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Port Hope woman gets special version of Queen's Jubilee Medal

Cecilia Nasmith

By Cecilia Nasmith, Northumberland Today

Submitted Photo
Port Hope resident Karyn Kennedy is seen with Federal Minister of Justice Rob Nicholson, who nominated he for the Queen's Diamond Jubilee Medal for her work in helping children who are at risk of or who have been victims of abuse.

Submitted Photo Port Hope resident Karyn Kennedy is seen with Federal Minister of Justice Rob Nicholson, who nominated he for the Queen's Diamond Jubilee Medal for her work in helping children who are at risk of or who have been victims of abuse.

PORT HOPE - 

While tens of thousands of Queen's Diamond Jubilee Medal winners received their award in their home communities, Port Hope resident Karyn Kennedy received hers this week in Ottawa.

Kennedy's medal is kind of a special case.

Whereas the federal government has distributed most of these medals to municipalities to honour those who contribute to the quality of life in these communities, Kennedy explained in a recent interview, a certain number of the medals were retained for the government to distribute at its own discretion. Kennedy was nominated by Federal Minister of Justice Rob Nicholson, and was one of six recipients to receive the medal from the Governor-General.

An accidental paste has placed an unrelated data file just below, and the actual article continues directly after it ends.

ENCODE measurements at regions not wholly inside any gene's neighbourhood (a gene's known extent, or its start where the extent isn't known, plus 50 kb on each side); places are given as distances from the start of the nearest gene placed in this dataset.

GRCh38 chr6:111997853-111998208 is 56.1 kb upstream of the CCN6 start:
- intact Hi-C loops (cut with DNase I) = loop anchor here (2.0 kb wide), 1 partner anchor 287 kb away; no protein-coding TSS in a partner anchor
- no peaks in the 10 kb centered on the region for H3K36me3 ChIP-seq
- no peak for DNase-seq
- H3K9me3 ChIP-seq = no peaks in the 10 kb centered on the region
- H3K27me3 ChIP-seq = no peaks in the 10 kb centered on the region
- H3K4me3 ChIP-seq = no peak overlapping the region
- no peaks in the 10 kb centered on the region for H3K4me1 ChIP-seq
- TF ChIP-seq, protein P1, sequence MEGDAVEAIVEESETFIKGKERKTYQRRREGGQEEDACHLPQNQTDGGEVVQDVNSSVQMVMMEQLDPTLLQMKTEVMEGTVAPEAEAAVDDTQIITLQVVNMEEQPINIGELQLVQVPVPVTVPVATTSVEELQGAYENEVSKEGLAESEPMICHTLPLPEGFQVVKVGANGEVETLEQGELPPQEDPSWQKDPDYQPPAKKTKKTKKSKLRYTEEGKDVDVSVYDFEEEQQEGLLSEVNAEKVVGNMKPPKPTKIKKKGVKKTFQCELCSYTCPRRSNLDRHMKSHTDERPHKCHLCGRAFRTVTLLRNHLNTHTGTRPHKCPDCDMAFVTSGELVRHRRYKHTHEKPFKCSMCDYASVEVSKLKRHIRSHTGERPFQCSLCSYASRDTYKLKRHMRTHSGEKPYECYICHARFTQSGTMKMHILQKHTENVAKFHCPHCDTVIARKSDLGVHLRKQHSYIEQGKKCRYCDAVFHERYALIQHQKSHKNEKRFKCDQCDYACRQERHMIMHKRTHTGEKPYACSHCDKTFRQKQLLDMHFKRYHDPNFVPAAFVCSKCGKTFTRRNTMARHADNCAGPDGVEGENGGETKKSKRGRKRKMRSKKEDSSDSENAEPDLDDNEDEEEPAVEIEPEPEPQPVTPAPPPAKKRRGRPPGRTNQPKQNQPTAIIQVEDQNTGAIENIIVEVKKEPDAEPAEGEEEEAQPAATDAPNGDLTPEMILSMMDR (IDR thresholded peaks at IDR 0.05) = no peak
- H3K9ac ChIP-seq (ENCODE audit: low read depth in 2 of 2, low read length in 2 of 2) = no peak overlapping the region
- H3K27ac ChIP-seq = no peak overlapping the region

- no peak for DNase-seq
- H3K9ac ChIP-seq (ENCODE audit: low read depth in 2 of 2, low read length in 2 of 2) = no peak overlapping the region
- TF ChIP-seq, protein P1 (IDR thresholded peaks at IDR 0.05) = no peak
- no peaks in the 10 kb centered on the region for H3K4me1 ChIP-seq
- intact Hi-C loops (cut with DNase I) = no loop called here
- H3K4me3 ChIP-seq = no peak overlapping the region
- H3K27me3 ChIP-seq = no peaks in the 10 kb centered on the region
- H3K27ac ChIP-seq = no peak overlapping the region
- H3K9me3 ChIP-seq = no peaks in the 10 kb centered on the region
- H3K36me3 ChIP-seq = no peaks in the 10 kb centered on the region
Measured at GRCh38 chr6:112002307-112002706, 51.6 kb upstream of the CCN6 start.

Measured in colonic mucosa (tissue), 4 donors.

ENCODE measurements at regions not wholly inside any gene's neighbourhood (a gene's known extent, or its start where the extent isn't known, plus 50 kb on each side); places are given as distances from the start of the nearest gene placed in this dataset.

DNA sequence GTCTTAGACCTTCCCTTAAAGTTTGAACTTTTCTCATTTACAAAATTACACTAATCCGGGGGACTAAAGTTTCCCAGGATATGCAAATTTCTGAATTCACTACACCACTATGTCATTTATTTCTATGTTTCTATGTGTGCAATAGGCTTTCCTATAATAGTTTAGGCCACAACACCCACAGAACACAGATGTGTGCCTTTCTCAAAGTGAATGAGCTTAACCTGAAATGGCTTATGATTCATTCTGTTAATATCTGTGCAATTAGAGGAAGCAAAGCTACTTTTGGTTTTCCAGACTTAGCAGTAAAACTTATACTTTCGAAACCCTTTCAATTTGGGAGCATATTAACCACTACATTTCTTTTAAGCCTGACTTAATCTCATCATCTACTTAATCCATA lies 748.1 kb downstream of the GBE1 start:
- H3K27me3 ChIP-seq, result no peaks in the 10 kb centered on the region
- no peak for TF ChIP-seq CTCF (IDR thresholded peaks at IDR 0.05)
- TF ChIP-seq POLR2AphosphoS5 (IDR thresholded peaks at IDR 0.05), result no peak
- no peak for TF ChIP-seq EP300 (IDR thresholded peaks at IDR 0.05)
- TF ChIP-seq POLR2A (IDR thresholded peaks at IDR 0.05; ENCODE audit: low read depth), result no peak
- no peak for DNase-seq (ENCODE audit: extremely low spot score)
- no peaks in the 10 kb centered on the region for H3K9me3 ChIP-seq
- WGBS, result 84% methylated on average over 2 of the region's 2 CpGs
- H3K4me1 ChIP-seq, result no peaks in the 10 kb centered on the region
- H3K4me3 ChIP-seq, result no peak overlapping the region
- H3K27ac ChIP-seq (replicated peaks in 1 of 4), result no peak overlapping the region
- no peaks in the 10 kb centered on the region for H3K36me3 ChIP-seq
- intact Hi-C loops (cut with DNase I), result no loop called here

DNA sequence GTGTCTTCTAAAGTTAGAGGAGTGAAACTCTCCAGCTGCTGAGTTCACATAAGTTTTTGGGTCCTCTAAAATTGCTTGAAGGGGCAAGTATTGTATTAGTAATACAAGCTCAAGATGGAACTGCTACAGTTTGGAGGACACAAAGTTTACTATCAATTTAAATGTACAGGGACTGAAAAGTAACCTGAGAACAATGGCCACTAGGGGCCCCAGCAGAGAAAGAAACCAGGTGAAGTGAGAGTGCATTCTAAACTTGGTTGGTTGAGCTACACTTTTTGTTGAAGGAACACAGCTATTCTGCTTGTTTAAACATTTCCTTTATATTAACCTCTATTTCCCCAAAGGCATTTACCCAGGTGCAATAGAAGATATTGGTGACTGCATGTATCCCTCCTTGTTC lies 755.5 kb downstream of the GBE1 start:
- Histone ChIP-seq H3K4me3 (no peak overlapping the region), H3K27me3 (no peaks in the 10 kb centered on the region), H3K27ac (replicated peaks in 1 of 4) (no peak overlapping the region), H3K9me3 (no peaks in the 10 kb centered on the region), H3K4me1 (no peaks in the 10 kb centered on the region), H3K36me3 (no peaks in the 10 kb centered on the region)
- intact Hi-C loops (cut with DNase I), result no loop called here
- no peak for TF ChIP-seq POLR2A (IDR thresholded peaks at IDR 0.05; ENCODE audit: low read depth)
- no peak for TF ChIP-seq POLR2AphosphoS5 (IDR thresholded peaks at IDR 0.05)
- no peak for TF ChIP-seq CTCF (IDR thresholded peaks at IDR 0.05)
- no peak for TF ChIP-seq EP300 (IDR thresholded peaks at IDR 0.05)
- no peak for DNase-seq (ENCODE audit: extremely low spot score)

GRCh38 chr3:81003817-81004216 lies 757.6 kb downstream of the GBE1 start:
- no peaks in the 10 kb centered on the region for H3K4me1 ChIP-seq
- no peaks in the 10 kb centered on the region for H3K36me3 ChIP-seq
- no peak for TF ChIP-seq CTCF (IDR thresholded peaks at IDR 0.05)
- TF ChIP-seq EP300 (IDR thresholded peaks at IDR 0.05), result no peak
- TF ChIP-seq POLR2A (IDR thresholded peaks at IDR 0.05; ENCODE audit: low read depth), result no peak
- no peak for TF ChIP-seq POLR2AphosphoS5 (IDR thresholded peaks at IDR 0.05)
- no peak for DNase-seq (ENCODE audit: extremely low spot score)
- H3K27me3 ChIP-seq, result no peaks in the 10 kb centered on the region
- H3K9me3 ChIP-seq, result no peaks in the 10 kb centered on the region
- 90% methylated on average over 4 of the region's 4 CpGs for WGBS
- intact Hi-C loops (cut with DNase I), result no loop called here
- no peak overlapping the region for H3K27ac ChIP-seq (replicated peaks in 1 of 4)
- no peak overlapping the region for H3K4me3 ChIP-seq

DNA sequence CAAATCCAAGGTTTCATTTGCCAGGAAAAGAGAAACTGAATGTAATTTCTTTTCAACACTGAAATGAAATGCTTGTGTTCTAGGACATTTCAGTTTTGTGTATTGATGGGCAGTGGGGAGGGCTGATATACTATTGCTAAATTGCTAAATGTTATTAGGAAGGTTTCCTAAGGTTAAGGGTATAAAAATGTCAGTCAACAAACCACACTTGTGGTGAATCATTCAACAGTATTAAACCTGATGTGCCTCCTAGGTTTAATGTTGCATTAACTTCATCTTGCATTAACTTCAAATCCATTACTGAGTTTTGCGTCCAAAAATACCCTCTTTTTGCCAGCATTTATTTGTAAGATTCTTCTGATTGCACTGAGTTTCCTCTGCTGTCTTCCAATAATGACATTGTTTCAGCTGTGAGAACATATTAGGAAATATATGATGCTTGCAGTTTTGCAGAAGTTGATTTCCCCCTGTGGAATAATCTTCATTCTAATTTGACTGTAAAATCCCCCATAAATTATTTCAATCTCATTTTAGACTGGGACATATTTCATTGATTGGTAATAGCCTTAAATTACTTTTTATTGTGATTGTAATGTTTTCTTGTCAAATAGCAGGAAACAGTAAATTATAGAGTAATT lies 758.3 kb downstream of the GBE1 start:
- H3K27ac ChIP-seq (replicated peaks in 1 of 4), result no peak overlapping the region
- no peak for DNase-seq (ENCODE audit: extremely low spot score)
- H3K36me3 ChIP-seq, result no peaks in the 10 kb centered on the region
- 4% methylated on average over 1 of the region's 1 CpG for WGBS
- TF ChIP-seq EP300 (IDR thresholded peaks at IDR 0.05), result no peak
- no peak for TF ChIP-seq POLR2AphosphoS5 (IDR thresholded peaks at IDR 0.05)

Karyn Kennedy is the executive director of Boost, which has worked in the field of child-abuse prevention and intervention for 30 years. Its head office is in Toronto. Five years ago, it opened a central-region office in Peterborough to serve Northumberland County as well as the Peterborough and Lindsay areas.

Kennedy began her work in this field as an art therapist with local school boards some 20 years ago.

"Most of the work I have done for the last number of years has been in developing and implementing programs for children who are either at risk of abuse or who have been abused and require services," she said in a telephone interview from her Toronto office.

Kennedy moved to Port Hope 10 years ago, and quickly became involved with the Children's Aid Society of Northumberland. She was co-chair of the board when it amalgamated and became Highland Shores Children's Aid Society. She is just completing a term as vice-president of the Highland board.

"As much as my work here day-to-day is in the city, and I commute on the VIA train, I am also very involved in protecting children in my local community," she said.

cecilia.nasmith@sunmedia.ca

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